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September 14, 2016

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Choices made as a Farmer and a Father, Josephine Devanbu, ’16 Painting

by jdevanbu

After two years getting by on just groundwater, 2016 finally brought Nate Ray some surface water. Ray, who manages the feed growing operation at DeJager Dairy, remembers feeling palpably lighter when he heard that the Chowchilla water district had surface water to allocate. Without surface water, he’d been cornered into pumping more water than his wells could take. Now he’d finally be able to give the aquifer a break.

But the surface water came with a catch. In years past, surface water offered a respite from the high electricity cost of pumping. This year, the cost of surface water exceeded that of pumping. Choosing to use the surface water would come at a financial loss.

“This was a choice we had to make as farmers, ranchers, owners, land stewards.” Ray said.

Ray also had to make the choice as a father. Buy the surface water and he’d cut into profit margins, but keep pumping and he’d further jeopardizes his children’s access to the safety net groundwater has offered his generation.

Ray is one of a dozen growers I’ve interviewed as a Maharam Fellow this summer. In these conversations, I’ve sought  out growers’ emotional experience of groundwater use, past, present and particularly looking forward to the future as California implements its first statewide groundwater regulation.To put the growers’ and ranchers’ stories into context, I’ve also interviewed a dozen scientists, regulators, industry representatives and environmental justice advocates.

In my first blog post, I wrote about my own experience entering this technically complex, politically contentious arena, and my qualms about doing justice to the stories I’ve heard. In this post, I take a stab at a lay of the land.

During times of drought in California, groundwater turns from a crutch into a lifeline, swelling from 40% of the state’s total consumption to as much as 60%. Today, after five years of too little rain, many critical basins are in overdraft–meaning that the rate of pumping exceeds the rate of replenishment–and thousands of agricultural and domestic wells have gone dry.

Groundwater invisibility and the drawn out pace of its depletion make it difficult to keep in the public attention. Powerful lobbying efforts against regulation from agricultural interest groups further deterred legislature from addressing the issue.

But the duration of the current drought has exposed the degree of our reliance and brought groundwater to a greater public stage. Lay people started to hear about it. Scientists who had been working on the issue for years in relative anonymity, started getting an audience. Growers like Ray weighed financial loss against further imperiling aquifers.

After running through a few budgets, Ray decided to take the surface water and bear the losses. He knows some of his neighbors made the opposite choice. Driving around the area, he sees their pumps running.

A wet five year old in navy swim trunks wanders into Ray’s office. Holden climbs onto Ray’s lap and leans his head against his dad’s chest.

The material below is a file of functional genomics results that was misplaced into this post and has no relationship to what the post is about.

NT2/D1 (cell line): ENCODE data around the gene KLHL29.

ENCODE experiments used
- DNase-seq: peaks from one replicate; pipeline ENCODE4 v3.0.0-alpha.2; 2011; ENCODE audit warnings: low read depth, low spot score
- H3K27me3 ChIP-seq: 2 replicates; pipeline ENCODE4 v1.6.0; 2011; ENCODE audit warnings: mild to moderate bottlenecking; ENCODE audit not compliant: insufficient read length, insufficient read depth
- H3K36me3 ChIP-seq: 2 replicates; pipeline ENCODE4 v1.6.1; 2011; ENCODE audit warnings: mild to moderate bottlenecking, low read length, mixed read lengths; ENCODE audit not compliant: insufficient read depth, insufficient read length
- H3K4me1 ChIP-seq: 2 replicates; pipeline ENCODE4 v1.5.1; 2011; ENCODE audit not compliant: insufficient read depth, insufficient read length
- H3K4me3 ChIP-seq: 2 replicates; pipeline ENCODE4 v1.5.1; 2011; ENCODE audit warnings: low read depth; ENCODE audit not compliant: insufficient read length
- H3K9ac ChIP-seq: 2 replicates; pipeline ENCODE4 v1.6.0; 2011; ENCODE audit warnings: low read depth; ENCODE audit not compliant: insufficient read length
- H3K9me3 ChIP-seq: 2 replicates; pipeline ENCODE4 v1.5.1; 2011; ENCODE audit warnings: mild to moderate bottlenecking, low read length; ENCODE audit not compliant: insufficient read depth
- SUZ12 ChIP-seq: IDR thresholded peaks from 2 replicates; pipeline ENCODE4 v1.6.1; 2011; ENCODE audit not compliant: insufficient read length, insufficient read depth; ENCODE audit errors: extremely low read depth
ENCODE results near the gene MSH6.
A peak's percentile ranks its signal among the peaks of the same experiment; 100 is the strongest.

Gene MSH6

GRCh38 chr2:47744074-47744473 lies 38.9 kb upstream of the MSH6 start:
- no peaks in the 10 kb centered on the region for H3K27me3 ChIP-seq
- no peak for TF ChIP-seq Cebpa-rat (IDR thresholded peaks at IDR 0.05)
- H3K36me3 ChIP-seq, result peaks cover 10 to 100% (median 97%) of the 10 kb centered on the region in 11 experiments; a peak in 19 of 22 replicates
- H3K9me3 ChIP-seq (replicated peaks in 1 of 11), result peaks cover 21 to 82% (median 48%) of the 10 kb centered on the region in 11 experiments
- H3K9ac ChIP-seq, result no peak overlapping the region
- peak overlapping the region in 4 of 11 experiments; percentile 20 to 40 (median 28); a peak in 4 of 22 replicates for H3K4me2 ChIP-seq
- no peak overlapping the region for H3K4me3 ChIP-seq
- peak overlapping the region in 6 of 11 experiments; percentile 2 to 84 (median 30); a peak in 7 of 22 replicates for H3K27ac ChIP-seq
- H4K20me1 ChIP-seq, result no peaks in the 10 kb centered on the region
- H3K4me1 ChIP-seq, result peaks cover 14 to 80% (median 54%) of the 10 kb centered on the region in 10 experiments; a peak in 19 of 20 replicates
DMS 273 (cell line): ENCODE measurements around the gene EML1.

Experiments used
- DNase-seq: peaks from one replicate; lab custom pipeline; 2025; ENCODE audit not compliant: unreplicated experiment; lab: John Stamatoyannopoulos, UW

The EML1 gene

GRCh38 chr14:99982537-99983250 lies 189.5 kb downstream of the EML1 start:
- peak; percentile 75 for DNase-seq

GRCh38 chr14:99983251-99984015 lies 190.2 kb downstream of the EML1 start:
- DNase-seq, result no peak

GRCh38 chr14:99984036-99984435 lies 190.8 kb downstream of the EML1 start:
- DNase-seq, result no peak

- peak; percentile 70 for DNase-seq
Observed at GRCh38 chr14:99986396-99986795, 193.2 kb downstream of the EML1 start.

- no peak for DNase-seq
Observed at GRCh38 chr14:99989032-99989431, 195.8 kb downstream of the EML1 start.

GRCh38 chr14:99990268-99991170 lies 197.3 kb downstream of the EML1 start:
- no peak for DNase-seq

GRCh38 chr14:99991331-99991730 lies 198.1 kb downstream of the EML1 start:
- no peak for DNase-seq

“These aquifers that are underneath us, they don’t have property boundaries” Ray said. He shifts Holden’s weight, exposes a damp spot on his shirt from the child’s hair. “If we don’t somehow regulate ourselves, monitor ourselves, then we’re gonna pump ourselves dry and there won’t be nothing left for the next generation.”

California’s groundwater reckoning has led to a rethinking of one of the state’s most fiercely guarded assumptions about water ownership: that groundwater belongs to whomever owns the land above it.

The Sustainable Groundwater Management Act (SGMA), signed by Jerry Brown in 2014, is the first statewide law attempting to monitor and manage groundwater as the interconnect system it is. The legislation calls for the formation of regional Groundwater Sustainability Agencies (GSAs) agencies across the state. Each will have to devise and implement plans to monitor and manage groundwater withdrawals in a way that achieves sustainability within a quarter century.   With the June 2017 deadline to form GSAs nearly here; the most profound shift in California water rights in a century is underway.

A huge part of the burden will be on growers. Not only will they be the ones organizing the GSAs in many cases, they must also adjust to a new relationship to groundwater.  Formerly treated as private property, this crucial resource is now recast as common pool resource that the government has the right to tell them how to handle. This is a profound transition and it would be helpful to have public understanding and support.

But as the public comes to understand the magnitude of the state’s groundwater problem, those resisting regulation have increasingly come under fire. From an urban perch, it’s hard to understand why growers would want their representatives fighting groundwater regulation. Such a stand seems shortsighted at best and selfish at worst. Groundwater may have emerged from obscurity, but the choices facing agricultural groundwater users have remained largely invisible.

Ray is conflicted about SGMA. “As bad as you want to look at it from a land owner’s rights standpoint, there is some good to it” he said. “Right now it’s about 50-60% of growers who are really worried. When SGMA kicks in it will be 100%.”

What scares Ray is the way regulations will interact with what he perceives to be the ever shrinking share of surface water allocated to farmers. “Every year they take more and more water for environmental uses,” Ray said. “If you’re going to take away our surface water and our groundwater, then we don’t have a means to make a living.”

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